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William A. Golding

Founder of the Dorchester Academy

William A. Golding was a former slave who was elected to the Georgia legislature in 1868.  He and 33other African American legislators were expelled from the Georgia General Assembly September of 1868. Golding and the others were reseated in 1870 by a second string of Reconstruction laws.  Golding took his job as representative of Liberty County very seriously.  Although he was poorly educated, Golding realized that newly emancipated African Americans needed a school in which to learn.  In 1869, Golding sought and received funds for the Freedmens Bureau to support the Homestead School where his wife taught classes.  He also wrote to the American Missionary Association (AMA) requesting a teacher to help teach the African American citizens of Liberty County.  In order to show his dedication, Golding sold one acre of land to the AMA to be used for a freedmen school.  He worked closely with the school and the teachers throughout the 1870s.  Golding even helped secure $300 for the Peabody Fund in 1875 for the Homestead School, which later became the Dorchester Academy in 1878.  William A. Golding died in Liberty County in 1889.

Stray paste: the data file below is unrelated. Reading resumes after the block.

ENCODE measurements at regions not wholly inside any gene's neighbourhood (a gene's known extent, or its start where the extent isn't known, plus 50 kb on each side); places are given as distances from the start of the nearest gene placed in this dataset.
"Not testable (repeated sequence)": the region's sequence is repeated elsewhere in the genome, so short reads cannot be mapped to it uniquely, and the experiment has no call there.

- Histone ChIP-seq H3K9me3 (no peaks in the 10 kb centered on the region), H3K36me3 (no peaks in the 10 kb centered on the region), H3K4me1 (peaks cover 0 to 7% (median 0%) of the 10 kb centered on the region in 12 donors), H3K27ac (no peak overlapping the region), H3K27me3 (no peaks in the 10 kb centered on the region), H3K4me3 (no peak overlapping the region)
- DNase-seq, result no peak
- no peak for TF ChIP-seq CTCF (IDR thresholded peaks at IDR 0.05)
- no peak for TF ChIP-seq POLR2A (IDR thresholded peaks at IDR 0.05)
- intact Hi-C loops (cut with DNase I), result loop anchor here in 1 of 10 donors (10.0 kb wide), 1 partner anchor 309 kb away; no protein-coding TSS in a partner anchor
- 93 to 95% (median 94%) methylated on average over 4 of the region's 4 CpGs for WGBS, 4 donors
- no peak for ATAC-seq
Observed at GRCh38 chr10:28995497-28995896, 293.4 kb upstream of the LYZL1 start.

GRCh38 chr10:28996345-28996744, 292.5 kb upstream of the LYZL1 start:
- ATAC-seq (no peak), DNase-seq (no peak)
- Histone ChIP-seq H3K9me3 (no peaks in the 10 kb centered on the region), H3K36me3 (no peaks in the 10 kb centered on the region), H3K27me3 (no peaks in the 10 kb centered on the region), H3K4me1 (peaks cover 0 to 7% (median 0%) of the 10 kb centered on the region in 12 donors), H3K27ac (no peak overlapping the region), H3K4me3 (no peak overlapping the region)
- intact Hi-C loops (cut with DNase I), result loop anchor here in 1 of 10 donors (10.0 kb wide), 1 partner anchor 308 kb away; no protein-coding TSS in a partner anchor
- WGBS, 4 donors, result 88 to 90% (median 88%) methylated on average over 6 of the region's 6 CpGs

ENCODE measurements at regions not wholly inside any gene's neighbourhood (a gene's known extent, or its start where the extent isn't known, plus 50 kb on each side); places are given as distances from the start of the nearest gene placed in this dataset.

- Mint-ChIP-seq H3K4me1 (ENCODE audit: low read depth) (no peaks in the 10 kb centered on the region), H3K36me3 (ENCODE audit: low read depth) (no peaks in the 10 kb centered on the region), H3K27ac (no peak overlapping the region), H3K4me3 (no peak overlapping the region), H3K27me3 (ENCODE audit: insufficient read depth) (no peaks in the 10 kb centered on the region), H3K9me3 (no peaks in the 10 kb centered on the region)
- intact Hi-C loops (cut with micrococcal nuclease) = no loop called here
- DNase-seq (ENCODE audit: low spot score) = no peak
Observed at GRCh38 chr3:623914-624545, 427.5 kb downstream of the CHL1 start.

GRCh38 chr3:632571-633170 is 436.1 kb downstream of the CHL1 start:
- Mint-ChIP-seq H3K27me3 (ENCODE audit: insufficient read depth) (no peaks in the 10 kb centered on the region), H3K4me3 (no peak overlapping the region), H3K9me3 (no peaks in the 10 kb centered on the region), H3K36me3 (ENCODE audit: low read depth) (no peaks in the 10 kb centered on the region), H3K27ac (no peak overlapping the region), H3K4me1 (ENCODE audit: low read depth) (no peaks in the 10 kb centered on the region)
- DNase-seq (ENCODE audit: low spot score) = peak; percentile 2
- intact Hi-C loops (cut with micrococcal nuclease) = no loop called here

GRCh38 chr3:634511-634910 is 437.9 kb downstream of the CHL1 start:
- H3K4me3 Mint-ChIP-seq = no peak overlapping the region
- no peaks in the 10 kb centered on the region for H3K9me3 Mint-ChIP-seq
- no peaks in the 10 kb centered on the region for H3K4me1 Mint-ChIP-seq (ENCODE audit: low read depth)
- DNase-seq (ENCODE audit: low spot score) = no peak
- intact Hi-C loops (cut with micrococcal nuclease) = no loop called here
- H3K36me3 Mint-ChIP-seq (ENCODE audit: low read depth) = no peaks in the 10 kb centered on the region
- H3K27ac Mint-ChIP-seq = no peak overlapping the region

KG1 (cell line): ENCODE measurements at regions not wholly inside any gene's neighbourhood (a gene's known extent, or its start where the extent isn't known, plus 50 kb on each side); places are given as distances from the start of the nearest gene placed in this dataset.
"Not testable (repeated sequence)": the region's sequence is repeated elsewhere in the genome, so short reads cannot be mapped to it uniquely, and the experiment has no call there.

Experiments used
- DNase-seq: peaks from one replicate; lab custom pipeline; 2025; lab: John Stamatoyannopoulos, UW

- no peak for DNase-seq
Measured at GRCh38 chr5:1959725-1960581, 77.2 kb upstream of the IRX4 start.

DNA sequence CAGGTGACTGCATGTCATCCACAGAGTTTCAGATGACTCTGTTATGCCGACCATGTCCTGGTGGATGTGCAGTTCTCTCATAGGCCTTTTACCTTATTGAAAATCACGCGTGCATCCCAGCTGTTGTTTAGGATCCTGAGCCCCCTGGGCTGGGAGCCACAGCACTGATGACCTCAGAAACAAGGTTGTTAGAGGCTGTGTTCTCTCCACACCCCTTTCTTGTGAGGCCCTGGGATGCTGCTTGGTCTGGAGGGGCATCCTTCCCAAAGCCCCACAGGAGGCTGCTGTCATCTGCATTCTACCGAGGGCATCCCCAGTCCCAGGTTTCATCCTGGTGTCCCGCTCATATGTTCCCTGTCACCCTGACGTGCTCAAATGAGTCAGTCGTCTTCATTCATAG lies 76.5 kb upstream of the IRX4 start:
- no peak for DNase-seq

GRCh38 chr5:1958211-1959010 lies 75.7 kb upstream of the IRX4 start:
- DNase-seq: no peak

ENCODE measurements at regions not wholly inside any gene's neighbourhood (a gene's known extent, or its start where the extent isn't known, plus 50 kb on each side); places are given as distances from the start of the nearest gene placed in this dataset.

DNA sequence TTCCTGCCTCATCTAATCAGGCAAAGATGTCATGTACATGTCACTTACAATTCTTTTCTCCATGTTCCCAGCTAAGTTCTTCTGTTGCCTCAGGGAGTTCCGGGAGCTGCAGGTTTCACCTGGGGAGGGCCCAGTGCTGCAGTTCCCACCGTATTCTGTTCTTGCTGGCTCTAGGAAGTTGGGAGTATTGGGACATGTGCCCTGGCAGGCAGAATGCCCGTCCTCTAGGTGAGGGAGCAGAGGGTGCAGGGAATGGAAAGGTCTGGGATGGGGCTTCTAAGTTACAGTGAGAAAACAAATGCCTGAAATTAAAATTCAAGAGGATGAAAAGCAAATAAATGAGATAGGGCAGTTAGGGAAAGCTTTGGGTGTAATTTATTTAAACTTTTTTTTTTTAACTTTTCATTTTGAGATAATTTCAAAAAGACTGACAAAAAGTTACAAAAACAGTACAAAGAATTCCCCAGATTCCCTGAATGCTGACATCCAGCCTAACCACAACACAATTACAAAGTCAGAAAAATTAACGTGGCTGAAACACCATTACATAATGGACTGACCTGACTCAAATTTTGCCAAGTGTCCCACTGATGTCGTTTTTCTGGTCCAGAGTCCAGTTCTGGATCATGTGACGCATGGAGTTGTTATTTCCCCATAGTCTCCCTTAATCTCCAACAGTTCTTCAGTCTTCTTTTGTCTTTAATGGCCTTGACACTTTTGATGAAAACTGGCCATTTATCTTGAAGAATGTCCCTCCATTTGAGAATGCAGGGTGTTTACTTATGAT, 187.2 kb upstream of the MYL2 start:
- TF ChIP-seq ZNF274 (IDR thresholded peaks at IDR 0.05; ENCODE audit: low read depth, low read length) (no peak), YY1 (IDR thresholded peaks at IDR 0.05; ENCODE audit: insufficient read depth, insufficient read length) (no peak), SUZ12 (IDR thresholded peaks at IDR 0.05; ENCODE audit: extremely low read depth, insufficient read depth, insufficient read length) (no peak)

The Legacy of William A. Golding

On the northeast corner of the Georgia State Capitol grounds facing Capitol Avenue stands a statue called Expelled Because Of Their Color.  The six foot tall bronze sculpture, created by the late John Thomas Riddle, Jr, is a memorial to the African American legislators who were expelled from the Georgia General Assembly in 1868.  The inscribed names on the base of the sculpture include William A. Golding, founder of Dorchester Academy.